A trend resulting from these efforts at synthesis frequently encountered in comprehensive musicianship programs is described by Howard:
There now exists a growing trend toward enlarging the scope of theory as a core subject in the music curriculum, bringing into the framework of theory study a more in-depth treatment of such areas as history and literature, detailed analysis of formal structures, musicology, style-analysis, musical practices of other cultures and civilizations, and other aspects of the art which were formerly given only marginal consideration in most theory programs.2
That music theory of some sort is a basic need in a music curriculum is self-evident. However, making theory the "core" and incorporating under its aegis an everwidening concern and content can only result in the weakening of the basic premises of a theory program.
This trend of encroachment on other aspects of the music curriculum is stated another way by Mitchell: ". . . its [comprehensive musicianship's] recommendations have had less to do with curricular changes than with an umbrella-like philosophy of the teaching of music and the attitudes toward instruction engendered by it."3 This approach places undue prominence on this aspect of musical education. The college or university curriculum as a whole provides the "umbrella" and it is important to maintain the integrity of the various constituents of the curriculum. Too many attempts at synthesis at the level of undergraduate course content are limiting, impeding the students' opportunities for selection and synthesis for their own individual needs, and lessening the degree of mastery of some of the elements of music. The college can provide opportunities to experience learning in many fields and to gain mastery in some. This is the college's function. The student has a lifetime in which to discover syntheses and to pursue diverse interests. Let not the strong content of individual disciplines be attenuated by premature attempts at generalization and synthesis.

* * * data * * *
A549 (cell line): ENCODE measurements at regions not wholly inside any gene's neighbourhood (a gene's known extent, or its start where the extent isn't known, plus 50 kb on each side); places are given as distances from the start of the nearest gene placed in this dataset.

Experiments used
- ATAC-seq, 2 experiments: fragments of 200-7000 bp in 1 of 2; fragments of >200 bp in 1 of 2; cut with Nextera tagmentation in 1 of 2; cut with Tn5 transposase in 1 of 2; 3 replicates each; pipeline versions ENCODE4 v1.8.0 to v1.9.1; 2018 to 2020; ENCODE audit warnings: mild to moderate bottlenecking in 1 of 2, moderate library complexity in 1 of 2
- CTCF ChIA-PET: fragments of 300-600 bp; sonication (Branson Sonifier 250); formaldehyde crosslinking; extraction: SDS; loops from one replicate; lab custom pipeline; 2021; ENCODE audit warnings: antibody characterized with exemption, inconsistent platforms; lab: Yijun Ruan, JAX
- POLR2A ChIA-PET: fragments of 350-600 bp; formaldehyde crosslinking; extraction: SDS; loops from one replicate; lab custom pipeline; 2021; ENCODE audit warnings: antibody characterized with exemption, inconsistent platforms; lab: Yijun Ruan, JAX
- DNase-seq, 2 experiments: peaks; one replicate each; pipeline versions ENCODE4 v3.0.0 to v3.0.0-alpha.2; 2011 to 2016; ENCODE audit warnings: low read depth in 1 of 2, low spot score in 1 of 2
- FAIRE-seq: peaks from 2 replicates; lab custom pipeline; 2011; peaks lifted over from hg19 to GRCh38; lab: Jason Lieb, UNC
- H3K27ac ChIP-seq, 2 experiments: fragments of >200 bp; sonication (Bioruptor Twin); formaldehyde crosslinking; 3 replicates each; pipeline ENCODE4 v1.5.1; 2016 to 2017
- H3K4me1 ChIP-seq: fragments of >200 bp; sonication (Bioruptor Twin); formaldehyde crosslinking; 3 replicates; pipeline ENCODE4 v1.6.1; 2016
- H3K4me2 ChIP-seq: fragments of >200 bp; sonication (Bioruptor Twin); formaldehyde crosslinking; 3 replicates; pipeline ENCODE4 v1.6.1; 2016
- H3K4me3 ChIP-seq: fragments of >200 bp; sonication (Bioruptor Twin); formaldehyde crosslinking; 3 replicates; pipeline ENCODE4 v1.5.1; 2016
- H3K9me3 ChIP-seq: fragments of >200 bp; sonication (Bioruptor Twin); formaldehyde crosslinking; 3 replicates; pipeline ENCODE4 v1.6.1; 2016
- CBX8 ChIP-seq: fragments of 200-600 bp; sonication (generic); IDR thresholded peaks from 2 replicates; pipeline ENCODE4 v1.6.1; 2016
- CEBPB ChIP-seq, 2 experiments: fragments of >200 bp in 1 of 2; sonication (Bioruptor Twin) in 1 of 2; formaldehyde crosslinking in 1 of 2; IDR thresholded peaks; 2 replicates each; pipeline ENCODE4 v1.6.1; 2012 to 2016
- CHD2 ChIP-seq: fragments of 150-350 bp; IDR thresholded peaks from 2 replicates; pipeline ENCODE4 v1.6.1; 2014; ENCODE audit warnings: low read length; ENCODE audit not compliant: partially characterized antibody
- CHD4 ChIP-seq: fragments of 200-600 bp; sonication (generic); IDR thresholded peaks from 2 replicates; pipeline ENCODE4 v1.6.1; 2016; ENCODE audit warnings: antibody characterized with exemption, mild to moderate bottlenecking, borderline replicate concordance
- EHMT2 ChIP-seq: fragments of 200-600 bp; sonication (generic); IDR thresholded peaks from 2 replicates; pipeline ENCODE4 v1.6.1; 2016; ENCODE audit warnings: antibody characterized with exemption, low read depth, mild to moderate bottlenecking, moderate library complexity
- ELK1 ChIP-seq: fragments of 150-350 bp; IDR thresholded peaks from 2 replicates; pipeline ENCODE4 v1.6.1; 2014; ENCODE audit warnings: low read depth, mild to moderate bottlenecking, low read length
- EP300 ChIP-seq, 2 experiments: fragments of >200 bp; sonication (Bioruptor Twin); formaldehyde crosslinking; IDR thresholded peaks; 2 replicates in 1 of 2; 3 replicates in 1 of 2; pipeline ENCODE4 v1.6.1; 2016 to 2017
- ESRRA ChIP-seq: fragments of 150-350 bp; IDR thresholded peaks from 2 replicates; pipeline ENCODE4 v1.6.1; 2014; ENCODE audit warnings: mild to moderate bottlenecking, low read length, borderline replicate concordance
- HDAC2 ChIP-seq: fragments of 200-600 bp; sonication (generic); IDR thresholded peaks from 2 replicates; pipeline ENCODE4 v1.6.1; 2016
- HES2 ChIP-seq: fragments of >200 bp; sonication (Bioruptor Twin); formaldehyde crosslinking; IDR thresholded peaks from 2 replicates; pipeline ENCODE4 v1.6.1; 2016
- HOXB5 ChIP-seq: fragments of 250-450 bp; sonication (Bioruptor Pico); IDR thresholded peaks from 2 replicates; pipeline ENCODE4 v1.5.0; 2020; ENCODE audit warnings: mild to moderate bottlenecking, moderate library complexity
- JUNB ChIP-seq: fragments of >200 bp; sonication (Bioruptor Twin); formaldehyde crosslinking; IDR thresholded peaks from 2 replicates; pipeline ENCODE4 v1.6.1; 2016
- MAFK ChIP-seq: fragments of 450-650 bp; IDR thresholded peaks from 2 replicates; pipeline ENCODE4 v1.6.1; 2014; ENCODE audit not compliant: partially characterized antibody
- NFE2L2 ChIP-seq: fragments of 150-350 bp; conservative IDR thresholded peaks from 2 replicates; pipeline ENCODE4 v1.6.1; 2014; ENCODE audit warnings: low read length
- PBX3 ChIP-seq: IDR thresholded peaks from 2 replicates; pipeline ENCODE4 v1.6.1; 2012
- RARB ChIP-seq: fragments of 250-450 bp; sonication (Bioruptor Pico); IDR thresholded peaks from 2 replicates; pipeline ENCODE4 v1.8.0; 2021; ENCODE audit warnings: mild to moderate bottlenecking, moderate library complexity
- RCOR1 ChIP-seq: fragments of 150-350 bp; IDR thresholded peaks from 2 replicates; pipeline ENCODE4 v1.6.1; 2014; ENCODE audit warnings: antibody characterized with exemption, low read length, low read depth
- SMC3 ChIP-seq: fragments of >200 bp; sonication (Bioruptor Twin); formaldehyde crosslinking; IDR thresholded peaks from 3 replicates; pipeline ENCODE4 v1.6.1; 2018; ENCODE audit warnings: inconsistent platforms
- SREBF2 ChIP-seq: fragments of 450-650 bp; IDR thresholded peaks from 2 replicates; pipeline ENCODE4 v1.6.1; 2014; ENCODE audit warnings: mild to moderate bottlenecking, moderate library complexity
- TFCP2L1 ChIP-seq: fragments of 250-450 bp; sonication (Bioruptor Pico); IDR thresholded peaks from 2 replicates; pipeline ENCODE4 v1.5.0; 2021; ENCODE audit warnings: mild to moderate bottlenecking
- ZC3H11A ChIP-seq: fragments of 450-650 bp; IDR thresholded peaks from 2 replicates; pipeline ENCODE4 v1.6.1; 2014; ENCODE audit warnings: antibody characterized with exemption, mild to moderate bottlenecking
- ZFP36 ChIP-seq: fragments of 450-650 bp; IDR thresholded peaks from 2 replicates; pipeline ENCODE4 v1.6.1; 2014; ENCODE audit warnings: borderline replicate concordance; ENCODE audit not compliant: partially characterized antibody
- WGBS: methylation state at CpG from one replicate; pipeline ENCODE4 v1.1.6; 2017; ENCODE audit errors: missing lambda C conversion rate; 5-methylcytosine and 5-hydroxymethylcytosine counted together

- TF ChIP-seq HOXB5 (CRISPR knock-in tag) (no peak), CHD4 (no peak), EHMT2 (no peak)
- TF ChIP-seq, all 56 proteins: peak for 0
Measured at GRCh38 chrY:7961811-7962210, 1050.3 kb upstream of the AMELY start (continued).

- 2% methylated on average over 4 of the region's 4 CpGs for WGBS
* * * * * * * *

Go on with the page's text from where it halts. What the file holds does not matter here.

One could make claims with equal validity for areas other than theory to be the "core" of the music curriculum. Applied music immediately comes to mind. Since most music curricula demand continued undergraduate specialization in an applied music area, were this area considered the "core" then theory, history, and literature would be ancillary courses, supporting the basic performing skills. With equal ease cases could be made for history or literature as the "core" areas.
The comprehensive musicianship programs described in the literature demand extremely well-trained, non-specialist instructors, men and women equally at home in the intricacies of counterpoint, aesthetics, historical and stylistic developments, composition, and methodology of teaching such basic skills as ear-training and sight-singing. Such individuals are rare. Most university and conservatory faculties are comprised of many specialists, each of whom contributes an area of expertise to the educational complex as a whole. The comprehensive nature of the curriculum is engendered by the variety of specialties represented and the strength of the program depends on the strength of these individuals. That these individuals may sometimes appear to exist in isolation from one another is unfortunate but the solution is to encourage communication and cooperation among specialists rather than to create generalists who attempt to do all things within the curriculum. According to Bruner, "It takes no elaborate research to know that communication of knowledge depends in enormous measure upon one's mastery of the knowledge to be communicated."4 It would appear that the more generalized the comprehensive musicianship program becomes, the shallower the program is bound to be.